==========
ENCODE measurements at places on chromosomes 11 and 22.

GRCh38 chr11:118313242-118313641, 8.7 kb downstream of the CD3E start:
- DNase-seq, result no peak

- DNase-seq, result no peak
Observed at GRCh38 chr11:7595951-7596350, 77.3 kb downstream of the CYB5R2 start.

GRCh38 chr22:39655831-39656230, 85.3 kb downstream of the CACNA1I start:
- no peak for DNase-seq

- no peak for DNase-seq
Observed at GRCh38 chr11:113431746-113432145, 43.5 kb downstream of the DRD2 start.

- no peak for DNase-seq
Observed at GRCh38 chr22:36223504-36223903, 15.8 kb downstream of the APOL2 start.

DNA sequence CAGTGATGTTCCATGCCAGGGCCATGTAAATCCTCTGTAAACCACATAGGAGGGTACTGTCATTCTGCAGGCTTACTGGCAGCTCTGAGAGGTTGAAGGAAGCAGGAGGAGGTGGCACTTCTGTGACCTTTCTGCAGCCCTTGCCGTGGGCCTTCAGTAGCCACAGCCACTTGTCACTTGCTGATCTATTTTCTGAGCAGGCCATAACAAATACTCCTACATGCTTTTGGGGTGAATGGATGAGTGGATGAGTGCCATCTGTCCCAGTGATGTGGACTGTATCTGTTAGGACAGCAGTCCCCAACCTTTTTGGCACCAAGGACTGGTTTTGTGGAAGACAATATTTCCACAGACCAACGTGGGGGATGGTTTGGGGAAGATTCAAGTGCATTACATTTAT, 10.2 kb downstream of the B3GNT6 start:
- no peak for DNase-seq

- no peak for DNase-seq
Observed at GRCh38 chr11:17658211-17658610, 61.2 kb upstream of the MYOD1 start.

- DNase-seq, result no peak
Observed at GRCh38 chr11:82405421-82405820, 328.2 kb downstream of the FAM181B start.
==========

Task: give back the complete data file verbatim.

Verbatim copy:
ENCODE measurements at places on chromosomes 11 and 22.

GRCh38 chr11:118313242-118313641, 8.7 kb downstream of the CD3E start:
- DNase-seq, result no peak

- DNase-seq, result no peak
Observed at GRCh38 chr11:7595951-7596350, 77.3 kb downstream of the CYB5R2 start.

GRCh38 chr22:39655831-39656230, 85.3 kb downstream of the CACNA1I start:
- no peak for DNase-seq

- no peak for DNase-seq
Observed at GRCh38 chr11:113431746-113432145, 43.5 kb downstream of the DRD2 start.

- no peak for DNase-seq
Observed at GRCh38 chr22:36223504-36223903, 15.8 kb downstream of the APOL2 start.

DNA sequence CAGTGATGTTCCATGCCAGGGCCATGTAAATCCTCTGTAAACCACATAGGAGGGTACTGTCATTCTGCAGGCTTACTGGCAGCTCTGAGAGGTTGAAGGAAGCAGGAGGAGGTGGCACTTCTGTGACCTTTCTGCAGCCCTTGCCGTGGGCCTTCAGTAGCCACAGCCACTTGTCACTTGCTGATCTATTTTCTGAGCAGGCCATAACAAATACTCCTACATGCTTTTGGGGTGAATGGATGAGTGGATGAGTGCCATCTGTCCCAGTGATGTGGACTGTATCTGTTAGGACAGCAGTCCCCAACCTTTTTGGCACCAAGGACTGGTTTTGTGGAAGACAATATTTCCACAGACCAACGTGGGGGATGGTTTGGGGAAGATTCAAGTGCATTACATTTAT, 10.2 kb downstream of the B3GNT6 start:
- no peak for DNase-seq

- no peak for DNase-seq
Observed at GRCh38 chr11:17658211-17658610, 61.2 kb upstream of the MYOD1 start.

- DNase-seq, result no peak
Observed at GRCh38 chr11:82405421-82405820, 328.2 kb downstream of the FAM181B start.